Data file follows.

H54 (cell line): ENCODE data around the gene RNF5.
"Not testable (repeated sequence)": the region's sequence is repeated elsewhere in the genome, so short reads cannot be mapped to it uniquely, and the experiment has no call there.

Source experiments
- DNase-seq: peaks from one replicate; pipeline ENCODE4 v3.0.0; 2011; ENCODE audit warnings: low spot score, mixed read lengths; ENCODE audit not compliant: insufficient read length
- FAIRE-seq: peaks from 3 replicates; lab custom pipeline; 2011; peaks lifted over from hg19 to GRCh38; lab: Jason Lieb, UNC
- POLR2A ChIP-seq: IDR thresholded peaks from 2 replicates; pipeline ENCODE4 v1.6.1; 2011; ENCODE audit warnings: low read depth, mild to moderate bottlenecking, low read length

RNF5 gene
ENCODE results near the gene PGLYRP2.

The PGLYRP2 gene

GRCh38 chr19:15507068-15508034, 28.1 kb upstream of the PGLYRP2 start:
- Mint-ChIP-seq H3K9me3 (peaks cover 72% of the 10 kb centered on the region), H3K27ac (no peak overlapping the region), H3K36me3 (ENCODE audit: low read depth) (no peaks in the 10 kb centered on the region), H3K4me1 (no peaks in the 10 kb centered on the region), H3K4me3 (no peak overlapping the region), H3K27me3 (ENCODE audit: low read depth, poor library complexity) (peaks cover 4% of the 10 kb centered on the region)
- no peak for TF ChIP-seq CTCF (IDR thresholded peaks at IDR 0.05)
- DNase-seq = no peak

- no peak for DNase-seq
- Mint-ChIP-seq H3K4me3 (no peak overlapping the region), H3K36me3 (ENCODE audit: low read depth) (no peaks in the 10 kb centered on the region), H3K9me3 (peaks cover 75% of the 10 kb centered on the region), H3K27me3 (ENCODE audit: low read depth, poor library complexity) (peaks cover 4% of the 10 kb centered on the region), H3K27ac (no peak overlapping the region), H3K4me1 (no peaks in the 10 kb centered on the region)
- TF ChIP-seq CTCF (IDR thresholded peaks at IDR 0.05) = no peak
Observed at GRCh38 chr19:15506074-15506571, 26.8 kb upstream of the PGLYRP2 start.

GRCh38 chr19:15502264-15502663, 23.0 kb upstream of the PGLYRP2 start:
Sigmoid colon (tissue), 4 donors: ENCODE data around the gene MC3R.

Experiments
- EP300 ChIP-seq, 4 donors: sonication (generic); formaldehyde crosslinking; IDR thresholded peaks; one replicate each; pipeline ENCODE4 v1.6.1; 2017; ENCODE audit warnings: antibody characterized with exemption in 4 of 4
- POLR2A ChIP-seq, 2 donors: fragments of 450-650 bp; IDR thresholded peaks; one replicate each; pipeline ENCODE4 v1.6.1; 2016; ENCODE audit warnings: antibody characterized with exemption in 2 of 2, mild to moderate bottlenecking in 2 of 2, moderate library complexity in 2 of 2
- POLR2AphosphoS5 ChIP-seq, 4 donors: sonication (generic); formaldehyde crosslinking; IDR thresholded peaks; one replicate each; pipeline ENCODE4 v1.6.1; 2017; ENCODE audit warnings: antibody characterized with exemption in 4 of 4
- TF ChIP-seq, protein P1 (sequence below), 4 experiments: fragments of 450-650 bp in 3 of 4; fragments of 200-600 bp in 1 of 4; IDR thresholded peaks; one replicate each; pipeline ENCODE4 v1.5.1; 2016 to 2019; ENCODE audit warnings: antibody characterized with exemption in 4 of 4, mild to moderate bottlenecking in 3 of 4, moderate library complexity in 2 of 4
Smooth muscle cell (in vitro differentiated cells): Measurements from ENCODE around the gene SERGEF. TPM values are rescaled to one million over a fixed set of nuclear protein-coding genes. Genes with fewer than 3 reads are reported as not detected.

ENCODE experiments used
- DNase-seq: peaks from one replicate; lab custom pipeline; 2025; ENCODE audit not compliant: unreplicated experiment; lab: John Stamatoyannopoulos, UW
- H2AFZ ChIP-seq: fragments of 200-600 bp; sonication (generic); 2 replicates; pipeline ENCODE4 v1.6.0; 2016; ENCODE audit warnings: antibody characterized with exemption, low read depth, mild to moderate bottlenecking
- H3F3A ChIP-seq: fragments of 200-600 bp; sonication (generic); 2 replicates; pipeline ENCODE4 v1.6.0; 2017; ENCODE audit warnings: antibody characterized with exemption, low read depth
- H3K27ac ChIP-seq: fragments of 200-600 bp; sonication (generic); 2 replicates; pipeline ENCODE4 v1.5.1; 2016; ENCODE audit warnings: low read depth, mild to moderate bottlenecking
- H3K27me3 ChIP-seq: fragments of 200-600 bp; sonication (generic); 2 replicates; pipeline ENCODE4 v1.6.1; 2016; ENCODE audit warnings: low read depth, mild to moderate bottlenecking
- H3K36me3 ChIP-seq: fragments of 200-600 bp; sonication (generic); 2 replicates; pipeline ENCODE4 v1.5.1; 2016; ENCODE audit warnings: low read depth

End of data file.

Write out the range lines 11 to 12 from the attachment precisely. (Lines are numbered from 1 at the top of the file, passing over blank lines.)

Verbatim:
- Mint-ChIP-seq H3K9me3 (peaks cover 72% of the 10 kb centered on the region), H3K27ac (no peak overlapping the region), H3K36me3 (ENCODE audit: low read depth) (no peaks in the 10 kb centered on the region), H3K4me1 (no peaks in the 10 kb centered on the region), H3K4me3 (no peak overlapping the region), H3K27me3 (ENCODE audit: low read depth, poor library complexity) (peaks cover 4% of the 10 kb centered on the region)
- no peak for TF ChIP-seq CTCF (IDR thresholded peaks at IDR 0.05)